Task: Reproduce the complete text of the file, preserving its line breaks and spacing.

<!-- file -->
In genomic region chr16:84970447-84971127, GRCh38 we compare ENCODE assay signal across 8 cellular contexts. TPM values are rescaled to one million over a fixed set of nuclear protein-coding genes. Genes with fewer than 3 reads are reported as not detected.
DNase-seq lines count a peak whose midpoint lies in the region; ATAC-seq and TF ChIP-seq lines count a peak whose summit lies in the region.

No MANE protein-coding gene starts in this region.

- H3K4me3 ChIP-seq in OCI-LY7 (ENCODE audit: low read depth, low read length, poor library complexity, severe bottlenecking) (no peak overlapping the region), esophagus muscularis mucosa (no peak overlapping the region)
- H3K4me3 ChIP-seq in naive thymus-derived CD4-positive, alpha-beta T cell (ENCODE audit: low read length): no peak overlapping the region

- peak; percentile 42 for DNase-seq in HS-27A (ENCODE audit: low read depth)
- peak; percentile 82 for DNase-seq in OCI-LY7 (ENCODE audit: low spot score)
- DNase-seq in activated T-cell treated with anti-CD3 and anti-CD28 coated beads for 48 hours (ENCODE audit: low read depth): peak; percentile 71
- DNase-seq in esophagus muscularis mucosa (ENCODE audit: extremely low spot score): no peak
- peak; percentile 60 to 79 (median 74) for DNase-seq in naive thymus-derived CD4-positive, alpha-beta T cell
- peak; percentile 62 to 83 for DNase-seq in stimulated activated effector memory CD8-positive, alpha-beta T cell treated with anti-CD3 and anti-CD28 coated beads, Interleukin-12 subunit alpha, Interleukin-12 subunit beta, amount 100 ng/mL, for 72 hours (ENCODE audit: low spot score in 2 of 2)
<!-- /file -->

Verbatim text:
In genomic region chr16:84970447-84971127, GRCh38 we compare ENCODE assay signal across 8 cellular contexts. TPM values are rescaled to one million over a fixed set of nuclear protein-coding genes. Genes with fewer than 3 reads are reported as not detected.
DNase-seq lines count a peak whose midpoint lies in the region; ATAC-seq and TF ChIP-seq lines count a peak whose summit lies in the region.

No MANE protein-coding gene starts in this region.

- H3K4me3 ChIP-seq in OCI-LY7 (ENCODE audit: low read depth, low read length, poor library complexity, severe bottlenecking) (no peak overlapping the region), esophagus muscularis mucosa (no peak overlapping the region)
- H3K4me3 ChIP-seq in naive thymus-derived CD4-positive, alpha-beta T cell (ENCODE audit: low read length): no peak overlapping the region

- peak; percentile 42 for DNase-seq in HS-27A (ENCODE audit: low read depth)
- peak; percentile 82 for DNase-seq in OCI-LY7 (ENCODE audit: low spot score)
- DNase-seq in activated T-cell treated with anti-CD3 and anti-CD28 coated beads for 48 hours (ENCODE audit: low read depth): peak; percentile 71
- DNase-seq in esophagus muscularis mucosa (ENCODE audit: extremely low spot score): no peak
- peak; percentile 60 to 79 (median 74) for DNase-seq in naive thymus-derived CD4-positive, alpha-beta T cell
- peak; percentile 62 to 83 for DNase-seq in stimulated activated effector memory CD8-positive, alpha-beta T cell treated with anti-CD3 and anti-CD28 coated beads, Interleukin-12 subunit alpha, Interleukin-12 subunit beta, amount 100 ng/mL, for 72 hours (ENCODE audit: low spot score in 2 of 2)